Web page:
Books: Persuasion by Jane Austen (Chapters XIX–XXIV)

When two people share a mutual attraction but neither will move to do anything about it, it is agony. Somewhat juvenile, perhaps, but I am not altogether immune to the romance of the situation. I've felt it often enough myself in the past.

In truth, what with the Asperger's, I usually ignore people. So when someone intrudes on my consciousness, one of two things occurs: anger at the interruption, or a sort of paralysis, as if someone were walking across my very heart.

But that's neither here nor there, except to say that the last bit of Persuasion is spent with Anne and Captain Wentworth locked in mute struggle of attraction. Like so many teens could sympathize: Is he looking at me? He is! He was looking at me! But what kind of look was it? Attempting forever to extrapolate hope from the smallest expression, gesture, or word. And fearing always that the next look or word will shatter that fragile hope.

Anne had been worried that Wentworth was attached to Louisa, but hearing that Louisa has become engaged to Benwick, and then Wentworth's subsequent appearance in Bath, gives Anne hope that he may yet harbor feelings for her. Warm ones, that is, beyond the resentment he would have every right to feel after she gave him up some eight years before. (Turns out love is the stronger emotion, however.)

And Wentworth spends his time hardly daring to speak to Anne and falling prey to the general gossip that Anne will most likely marry Mr. Elliot. Again, it is all the schoolboy theatrics: Does she like me? She's nice to me! But maybe she's dating that guy . . .

Oh, for God's sake, somebody say or do something!

Finally Wentworth does write Anne a hasty note that delineates his true feelings for her. It is a fabulous missive of the kind every girl would love to receive. I've had poems and songs written for me, and my artist friend was once moved to create a book of love quotes for me, but this kind of letter is something else entirely. Possibly because men can be so reticent. Letters like Wentworth's are rare, and so it becomes something precious.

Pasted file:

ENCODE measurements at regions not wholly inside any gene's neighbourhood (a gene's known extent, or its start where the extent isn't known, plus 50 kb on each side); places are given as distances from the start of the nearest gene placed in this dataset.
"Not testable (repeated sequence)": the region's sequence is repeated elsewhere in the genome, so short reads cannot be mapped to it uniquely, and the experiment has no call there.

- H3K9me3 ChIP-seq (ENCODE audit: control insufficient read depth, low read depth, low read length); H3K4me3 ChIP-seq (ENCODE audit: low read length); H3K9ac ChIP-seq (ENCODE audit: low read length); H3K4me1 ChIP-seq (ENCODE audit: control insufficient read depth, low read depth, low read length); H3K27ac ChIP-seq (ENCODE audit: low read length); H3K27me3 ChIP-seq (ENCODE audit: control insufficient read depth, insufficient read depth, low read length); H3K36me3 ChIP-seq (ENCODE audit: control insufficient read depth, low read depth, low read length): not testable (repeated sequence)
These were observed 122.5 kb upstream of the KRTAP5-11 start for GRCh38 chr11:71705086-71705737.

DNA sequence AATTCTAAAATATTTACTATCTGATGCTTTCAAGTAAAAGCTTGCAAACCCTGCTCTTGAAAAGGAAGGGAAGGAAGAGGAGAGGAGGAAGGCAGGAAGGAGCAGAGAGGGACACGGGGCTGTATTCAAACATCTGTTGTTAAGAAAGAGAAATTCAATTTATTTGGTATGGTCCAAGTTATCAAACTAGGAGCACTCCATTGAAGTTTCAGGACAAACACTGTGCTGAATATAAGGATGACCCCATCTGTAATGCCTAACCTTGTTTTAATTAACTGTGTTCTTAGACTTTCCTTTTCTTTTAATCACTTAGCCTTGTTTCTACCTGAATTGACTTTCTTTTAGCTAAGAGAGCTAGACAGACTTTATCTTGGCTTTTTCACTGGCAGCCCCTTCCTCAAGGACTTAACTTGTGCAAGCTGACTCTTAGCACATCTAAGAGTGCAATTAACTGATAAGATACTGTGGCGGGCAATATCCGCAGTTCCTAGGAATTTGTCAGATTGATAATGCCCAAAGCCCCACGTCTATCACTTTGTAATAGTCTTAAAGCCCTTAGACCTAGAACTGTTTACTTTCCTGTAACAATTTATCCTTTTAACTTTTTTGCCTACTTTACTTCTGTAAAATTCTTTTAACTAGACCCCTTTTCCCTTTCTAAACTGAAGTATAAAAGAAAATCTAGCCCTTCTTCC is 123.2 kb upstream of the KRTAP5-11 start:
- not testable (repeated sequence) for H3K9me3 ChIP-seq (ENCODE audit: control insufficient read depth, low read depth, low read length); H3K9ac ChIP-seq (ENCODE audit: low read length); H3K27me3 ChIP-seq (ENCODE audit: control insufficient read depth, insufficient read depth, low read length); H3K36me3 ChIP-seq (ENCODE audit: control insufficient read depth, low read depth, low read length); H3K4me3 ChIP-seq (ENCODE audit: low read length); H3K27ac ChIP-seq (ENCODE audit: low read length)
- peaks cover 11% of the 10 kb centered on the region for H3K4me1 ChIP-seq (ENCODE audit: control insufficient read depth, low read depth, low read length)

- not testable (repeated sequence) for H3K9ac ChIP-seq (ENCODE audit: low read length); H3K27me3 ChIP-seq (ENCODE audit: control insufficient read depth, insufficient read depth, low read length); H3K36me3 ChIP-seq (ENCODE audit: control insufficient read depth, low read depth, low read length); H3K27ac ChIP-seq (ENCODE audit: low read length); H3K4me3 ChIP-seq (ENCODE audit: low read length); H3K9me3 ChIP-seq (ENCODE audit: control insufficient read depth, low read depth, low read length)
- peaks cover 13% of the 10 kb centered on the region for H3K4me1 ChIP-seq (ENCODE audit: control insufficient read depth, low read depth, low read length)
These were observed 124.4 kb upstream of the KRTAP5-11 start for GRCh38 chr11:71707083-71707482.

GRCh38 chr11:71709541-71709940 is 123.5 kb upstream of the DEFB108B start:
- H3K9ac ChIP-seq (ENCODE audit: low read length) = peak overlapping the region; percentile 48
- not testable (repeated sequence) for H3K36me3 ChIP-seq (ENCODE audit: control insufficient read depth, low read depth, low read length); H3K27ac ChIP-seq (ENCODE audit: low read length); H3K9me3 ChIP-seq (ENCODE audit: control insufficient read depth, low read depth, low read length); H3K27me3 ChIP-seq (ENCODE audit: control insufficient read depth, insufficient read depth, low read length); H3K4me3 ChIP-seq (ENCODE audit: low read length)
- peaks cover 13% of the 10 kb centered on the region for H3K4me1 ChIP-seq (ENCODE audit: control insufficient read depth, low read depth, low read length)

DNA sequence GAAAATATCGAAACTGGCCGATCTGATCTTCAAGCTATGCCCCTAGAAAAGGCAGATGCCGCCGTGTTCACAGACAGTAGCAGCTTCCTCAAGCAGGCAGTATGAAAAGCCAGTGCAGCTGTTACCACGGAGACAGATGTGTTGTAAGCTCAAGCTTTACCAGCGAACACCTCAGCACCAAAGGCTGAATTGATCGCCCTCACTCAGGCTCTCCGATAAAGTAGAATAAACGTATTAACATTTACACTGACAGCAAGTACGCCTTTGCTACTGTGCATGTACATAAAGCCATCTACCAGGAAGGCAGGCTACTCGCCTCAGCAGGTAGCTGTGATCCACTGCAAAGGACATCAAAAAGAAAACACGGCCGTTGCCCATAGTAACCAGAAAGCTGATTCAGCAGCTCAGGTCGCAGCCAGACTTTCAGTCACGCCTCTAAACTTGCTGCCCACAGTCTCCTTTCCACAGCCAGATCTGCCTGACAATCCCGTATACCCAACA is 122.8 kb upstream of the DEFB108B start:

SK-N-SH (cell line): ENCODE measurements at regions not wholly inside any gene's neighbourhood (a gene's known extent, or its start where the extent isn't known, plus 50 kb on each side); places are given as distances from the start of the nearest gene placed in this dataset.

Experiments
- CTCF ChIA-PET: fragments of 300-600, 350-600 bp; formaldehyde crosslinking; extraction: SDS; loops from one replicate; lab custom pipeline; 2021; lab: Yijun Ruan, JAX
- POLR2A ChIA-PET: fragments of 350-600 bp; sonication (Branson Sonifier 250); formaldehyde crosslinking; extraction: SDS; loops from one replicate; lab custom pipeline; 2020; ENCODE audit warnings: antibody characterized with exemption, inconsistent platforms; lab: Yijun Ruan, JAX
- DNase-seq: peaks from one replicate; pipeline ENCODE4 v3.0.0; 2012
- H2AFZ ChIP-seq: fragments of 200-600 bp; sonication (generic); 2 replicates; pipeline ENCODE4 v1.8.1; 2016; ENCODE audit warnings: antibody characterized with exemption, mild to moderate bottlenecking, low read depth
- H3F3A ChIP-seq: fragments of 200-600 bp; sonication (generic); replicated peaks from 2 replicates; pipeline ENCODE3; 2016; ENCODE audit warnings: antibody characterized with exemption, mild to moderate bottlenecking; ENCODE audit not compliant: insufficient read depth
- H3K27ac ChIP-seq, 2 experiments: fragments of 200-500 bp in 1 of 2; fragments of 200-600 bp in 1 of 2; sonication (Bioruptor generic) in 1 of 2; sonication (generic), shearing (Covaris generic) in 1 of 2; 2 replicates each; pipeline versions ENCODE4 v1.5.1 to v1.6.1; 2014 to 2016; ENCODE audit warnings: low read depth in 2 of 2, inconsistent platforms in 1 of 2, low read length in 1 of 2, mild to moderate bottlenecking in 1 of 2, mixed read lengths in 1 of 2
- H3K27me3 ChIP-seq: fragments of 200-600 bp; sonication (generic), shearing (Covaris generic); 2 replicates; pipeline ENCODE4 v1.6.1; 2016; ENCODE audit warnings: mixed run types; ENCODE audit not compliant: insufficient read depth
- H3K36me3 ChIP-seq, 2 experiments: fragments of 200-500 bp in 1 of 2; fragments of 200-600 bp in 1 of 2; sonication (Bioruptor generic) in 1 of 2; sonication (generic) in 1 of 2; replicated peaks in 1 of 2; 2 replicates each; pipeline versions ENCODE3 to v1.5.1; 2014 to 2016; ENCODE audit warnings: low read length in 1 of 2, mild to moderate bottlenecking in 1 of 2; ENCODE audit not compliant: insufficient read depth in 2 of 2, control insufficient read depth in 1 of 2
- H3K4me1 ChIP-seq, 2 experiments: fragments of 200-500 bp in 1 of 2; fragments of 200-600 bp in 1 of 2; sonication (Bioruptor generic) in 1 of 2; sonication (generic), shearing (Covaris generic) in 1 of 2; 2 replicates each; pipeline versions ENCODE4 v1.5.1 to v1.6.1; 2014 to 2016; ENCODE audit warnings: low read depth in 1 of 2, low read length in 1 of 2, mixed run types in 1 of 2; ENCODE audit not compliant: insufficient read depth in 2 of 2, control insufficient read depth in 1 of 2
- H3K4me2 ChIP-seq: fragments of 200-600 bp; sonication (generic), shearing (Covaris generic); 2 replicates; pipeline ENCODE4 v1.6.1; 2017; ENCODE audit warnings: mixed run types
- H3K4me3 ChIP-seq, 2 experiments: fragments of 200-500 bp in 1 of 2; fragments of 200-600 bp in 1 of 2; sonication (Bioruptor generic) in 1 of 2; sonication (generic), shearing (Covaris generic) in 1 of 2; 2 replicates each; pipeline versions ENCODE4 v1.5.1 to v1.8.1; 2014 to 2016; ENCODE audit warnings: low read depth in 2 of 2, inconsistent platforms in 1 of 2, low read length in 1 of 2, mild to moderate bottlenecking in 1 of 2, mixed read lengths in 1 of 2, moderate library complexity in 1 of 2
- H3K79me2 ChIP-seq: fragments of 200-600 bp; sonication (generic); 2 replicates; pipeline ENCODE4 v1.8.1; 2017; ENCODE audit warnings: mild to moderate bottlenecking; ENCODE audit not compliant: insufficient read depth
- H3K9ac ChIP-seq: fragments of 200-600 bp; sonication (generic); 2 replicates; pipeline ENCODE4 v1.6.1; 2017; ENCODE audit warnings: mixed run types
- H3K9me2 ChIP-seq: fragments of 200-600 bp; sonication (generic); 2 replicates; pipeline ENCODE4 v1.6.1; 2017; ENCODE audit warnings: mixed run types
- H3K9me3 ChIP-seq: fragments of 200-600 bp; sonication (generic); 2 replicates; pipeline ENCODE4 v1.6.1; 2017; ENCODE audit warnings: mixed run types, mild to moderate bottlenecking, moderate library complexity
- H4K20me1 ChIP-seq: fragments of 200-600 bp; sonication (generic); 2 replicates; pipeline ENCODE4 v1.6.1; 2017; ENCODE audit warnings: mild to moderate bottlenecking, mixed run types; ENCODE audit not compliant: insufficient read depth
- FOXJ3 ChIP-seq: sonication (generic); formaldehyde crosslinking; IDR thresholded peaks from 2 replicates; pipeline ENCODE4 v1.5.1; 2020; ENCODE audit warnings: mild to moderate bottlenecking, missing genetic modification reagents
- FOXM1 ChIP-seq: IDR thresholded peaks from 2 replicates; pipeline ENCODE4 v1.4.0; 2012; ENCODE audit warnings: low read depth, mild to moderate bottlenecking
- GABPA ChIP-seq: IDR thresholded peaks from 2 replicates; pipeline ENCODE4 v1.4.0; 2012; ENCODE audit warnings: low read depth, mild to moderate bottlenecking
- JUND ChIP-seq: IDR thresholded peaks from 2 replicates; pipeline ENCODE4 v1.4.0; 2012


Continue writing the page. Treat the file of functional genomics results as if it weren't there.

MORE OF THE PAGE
In any case, one can move to the logical conclusion without my saying anything: Anne and Wentworth end up together, none the worse and possibly somewhat the better for having waited the eight years.

The title refers to Anne having been persuaded by family and friends not to accept Wentworth all those years ago. And the book then shows how it is better to follow one's good sense and heart rather than be pressed on by people more interested in rank and appearances. It doesn't much say what one should do if one has no sense or heart . . . I would venture you should then take the good advice of someone who does possess these attributes. Assuming you can find a person of such description. They tend not to go out in public much, so you may have to knock on some doors.

As for the remainder of characters: Mrs. Smith imparts to Anne the truth about Mr. Elliot—Elliot's unkind words about Sir Walter and Elizabeth behind their backs, even as he ingratiates himself to them, and also Elliot's own mistreatment of Mrs. Smith as executor of her husband's will—thus validating Anne's own misgivings of his character. Once Anne and Wentworth become engaged, Mr. Elliot quits the field and takes Mrs. Clay with him, setting her up in London as his mistress. (The idea being that Elliot's goal was to make sure Sir Walter did not remarry and have any heirs, thus taking Mr. Elliot out of line for the baronetcy.) And so his black mark gets darker, and the reader is thus assured Anne and the others are better off without him.

And Mrs. Smith, once Anne is married, has Captain Wentworth to thank for helping to untangle all the threads of her late husband's will, thus restoring her to some level of fortune.

Lady Russell does finally accept Captain Wentworth as the key to dear Anne's happiness and eventually becomes like a mother to him, just as she is like a mother to Anne.

Sir Walter and Elizabeth evidently remain silly and stupid and no one thinks of them in any high regard, so that they are reduced to following in the train of Lady Dalrymple and Miss Carteret with no one to follow them.

It is mentioned that Anne is only sorry she could not provide Wentworth with better relatives, but the fact he takes her in spite of her family shows the depth of his love, I think. That and the whole waiting around for eight years. Though I can relate, having grown up in a very traditional way and with very definite ideas about what was and wasn't proper . . . And these ideas only supported my natural shyness . . . It is an odd thing to be reluctant and impatient at the same time, a very frustrating feeling. Which is probably why I enjoyed this book and sympathized so greatly with the two principle characters.

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